Except for the general public who'd never want to get on a plane"without a pilot".
    • Political Ambassador
    Online

    21
    ReputationRep:
    Political Ambassador
    (Original post by tripleseven)
    Well with your logic, why don't we get rid of the pilot altogether? You seem to be so sure of yourself there.... In fact, as pilots begin to know more about flight, aircraft behaviour and increased CRM awareness, I beg to argue the complete opposite...
    Because when a computer fails without a pilot there is nobody? There is also the matter of communications. The pilots are broadly there for two reasons: to communicate and for when something odd happens. I actually have no idea how many documentaries I've seen where the cause of the crash was either "the pilot was a moron" or "the pilot should have just left let the plane fly itself".
    • Political Ambassador
    Online

    21
    ReputationRep:
    Political Ambassador
    (Original post by Drewski)
    Why not?

    All the current tech is pointing towards UASs. Where the military leads, civil aviation not so long after (generally, with a few exceptions) follows.

    It's secure, it's much more controlled, you can easily swap out pilots this fatigue isn't an issue... it seems like a no brainer.

    Except for the general public who'd never want to get on a plane"without a pilot".
    You mean as is already the casein civil aviation? How much more expensive is it vs a pilot in the plane, the risk to your expensive pilot is practically nil in civil aviation, not quite the case with the military.
    Offline

    18
    ReputationRep:
    (Original post by Jammy Duel)
    Because when a computer fails without a pilot there is nobody? There is also the matter of communications. The pilots are broadly there for two reasons: to communicate and for when something odd happens. I actually have no idea how many documentaries I've seen where the cause of the crash was either "the pilot was a moron" or "the pilot should have just left let the plane fly itself".
    There have been issues though, where the pilots have made a mistake, but they've done so seemingly because the computer has told them, essentially, to do them. I'm thinking primarily of AF447.
    Offline

    18
    ReputationRep:
    (Original post by Jammy Duel)
    You mean as is already the casein civil aviation? How much more expensive is it vs a pilot in the plane, the risk to your expensive pilot is practically nil in civil aviation, not quite the case with the military.
    Not the same thing. The pilots on board are still traveling everywhere, they're still working the same schedule which, in some cases, is quite debilitating.

    With a remotely piloted vehicle you could just call another guy in to the office from his home. He's far more rested than the guy who's flown 50,000 miles across 6 timezones that week.
    Offline

    8
    ReputationRep:
    What about this idea?
    Spoiler:
    Show
    The Israelis are developing an airport security device that eliminates the privacy concerns that come with full-body scanners.
    It's an armoured booth you step into that will not X-ray you, but will detonate any explosive device you may have on your person.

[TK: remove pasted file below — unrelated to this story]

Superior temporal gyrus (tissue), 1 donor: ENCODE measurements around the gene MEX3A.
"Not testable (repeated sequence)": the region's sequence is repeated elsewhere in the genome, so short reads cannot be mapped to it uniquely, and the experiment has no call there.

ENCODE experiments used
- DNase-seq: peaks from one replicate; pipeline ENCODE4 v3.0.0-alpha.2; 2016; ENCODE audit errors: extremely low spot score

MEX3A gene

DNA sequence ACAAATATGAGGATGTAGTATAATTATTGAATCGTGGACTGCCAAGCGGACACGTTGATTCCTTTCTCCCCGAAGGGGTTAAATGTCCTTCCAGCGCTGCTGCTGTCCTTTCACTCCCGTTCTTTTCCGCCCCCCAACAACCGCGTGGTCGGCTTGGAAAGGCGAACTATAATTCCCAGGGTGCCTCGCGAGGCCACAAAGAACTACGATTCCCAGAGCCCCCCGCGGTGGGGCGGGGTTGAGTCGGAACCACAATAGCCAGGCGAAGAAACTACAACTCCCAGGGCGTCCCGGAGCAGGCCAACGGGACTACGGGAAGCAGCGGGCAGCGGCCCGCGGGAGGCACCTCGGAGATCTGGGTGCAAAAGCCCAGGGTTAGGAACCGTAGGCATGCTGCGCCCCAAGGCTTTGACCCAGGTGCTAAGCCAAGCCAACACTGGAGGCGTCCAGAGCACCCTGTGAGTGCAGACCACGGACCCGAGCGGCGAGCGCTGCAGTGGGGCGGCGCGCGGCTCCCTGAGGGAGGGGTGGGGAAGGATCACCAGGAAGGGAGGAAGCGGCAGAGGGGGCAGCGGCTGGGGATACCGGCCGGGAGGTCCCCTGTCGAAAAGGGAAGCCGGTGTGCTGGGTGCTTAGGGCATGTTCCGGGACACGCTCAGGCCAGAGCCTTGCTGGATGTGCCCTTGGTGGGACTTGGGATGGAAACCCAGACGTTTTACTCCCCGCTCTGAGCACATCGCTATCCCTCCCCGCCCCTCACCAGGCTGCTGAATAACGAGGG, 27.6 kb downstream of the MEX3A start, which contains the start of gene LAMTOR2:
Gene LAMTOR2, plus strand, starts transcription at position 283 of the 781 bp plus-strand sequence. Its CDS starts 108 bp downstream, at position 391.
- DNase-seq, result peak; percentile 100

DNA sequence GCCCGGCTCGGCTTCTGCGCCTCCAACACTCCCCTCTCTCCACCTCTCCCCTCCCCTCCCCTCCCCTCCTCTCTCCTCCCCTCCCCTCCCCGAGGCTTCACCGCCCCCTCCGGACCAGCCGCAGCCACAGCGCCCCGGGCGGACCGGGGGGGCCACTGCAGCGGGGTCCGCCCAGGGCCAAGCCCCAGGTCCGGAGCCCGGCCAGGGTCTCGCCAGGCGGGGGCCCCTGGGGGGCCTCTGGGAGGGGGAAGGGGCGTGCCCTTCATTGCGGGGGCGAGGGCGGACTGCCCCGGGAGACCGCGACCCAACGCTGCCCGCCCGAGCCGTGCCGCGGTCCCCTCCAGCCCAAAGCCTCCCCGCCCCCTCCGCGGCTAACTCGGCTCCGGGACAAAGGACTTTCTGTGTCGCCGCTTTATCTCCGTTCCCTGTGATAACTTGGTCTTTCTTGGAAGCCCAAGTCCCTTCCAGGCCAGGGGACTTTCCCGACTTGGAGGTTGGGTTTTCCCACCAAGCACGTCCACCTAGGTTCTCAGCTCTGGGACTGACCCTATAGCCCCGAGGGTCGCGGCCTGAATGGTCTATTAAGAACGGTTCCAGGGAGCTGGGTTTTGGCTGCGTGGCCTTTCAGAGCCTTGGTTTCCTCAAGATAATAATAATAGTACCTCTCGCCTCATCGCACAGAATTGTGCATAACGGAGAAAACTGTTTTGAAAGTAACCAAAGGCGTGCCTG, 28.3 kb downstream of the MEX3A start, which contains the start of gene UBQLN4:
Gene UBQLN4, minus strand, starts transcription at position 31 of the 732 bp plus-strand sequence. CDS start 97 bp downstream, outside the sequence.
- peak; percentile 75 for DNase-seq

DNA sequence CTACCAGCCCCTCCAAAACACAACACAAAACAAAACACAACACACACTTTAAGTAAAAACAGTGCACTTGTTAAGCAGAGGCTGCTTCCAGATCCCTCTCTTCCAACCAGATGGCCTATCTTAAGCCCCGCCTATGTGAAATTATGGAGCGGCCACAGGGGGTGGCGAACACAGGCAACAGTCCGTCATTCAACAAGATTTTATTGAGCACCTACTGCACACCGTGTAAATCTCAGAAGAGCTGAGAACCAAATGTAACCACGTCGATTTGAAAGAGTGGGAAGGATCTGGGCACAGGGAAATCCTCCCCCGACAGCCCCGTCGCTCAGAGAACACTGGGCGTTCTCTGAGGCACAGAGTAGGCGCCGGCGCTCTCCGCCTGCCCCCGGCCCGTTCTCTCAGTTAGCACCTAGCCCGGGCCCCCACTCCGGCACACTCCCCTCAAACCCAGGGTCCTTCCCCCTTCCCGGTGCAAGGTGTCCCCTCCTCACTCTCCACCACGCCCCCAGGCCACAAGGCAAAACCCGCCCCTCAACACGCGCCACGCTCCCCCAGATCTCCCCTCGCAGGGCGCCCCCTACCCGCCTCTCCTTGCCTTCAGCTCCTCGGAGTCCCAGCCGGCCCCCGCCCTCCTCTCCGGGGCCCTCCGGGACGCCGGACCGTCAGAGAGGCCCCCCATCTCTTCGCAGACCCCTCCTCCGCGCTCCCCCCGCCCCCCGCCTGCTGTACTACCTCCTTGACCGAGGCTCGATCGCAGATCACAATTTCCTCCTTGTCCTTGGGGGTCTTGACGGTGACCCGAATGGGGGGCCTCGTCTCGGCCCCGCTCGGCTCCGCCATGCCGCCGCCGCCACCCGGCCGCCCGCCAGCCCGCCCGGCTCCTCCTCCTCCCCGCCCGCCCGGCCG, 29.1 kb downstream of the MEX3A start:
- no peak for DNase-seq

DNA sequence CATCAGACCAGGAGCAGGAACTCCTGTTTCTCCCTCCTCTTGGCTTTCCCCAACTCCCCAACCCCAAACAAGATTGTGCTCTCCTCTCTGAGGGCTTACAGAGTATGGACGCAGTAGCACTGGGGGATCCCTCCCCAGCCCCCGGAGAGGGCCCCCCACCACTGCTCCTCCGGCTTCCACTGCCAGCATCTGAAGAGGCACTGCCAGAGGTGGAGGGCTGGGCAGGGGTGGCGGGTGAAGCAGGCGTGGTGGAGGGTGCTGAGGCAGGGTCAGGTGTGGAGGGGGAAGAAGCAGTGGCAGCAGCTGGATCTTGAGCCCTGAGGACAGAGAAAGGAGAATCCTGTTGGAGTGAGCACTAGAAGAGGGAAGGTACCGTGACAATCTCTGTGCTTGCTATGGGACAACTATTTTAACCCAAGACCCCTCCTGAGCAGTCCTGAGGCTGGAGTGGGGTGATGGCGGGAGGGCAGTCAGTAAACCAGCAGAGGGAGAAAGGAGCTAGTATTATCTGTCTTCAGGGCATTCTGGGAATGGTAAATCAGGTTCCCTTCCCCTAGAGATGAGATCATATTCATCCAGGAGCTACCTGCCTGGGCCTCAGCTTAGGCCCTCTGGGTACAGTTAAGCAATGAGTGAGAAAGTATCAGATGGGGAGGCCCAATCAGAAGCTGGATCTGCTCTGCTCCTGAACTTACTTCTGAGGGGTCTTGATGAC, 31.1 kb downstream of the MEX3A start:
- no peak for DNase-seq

Israel sees this as a win-win situation for everyone, with none of this crap about racial profiling. It will also eliminate the costs of long and expensive trials.
    You're in the airport terminal and you hear a muffled explosion. Shortly thereafter, an announcement: "Attention to all standby passengers, El Al is pleased to announce a seat available on flight 670 to London . Shalom!"
    Offline

    4
    ReputationRep:
    (Original post by Drewski)
    Why not?

    All the current tech is pointing towards UASs. Where the military leads, civil aviation not so long after (generally, with a few exceptions) follows.

    It's secure, it's much more controlled, you can easily swap out pilots this fatigue isn't an issue... it seems like a no brainer.

    Except for the general public who'd never want to get on a plane"without a pilot".
    Oh really? And what exactly proves this? In the last decade we've had 2 incidents that have occurred directly by deliberate pilot intention. What you don't know is that every day, there are dozens of aviation incidents which include occurrences not limited to mechanical failures, but you'd never know because the crew aboard make decisions that result in safe landings every day, even when these incidents do occur. The issue that faces pilots is a harsher work environment where airlines put an ever increasing demand on pilots to work for longer, this is what is endangering passengers. An analogy can be made relating to an issue currently circulating in the media with regards to the NHS which I'm sure you're aware of, it's not much different of that to be honest. Technology is evolving, but unfortunately, not at the fanatical rate you're thinking of. And if you're saying it's "easy to swap out the pilots", then I kindly suggest you research more into the aviation industry and understand these issues at greater depth.
    Offline

    18
    ReputationRep:
    (Original post by tripleseven)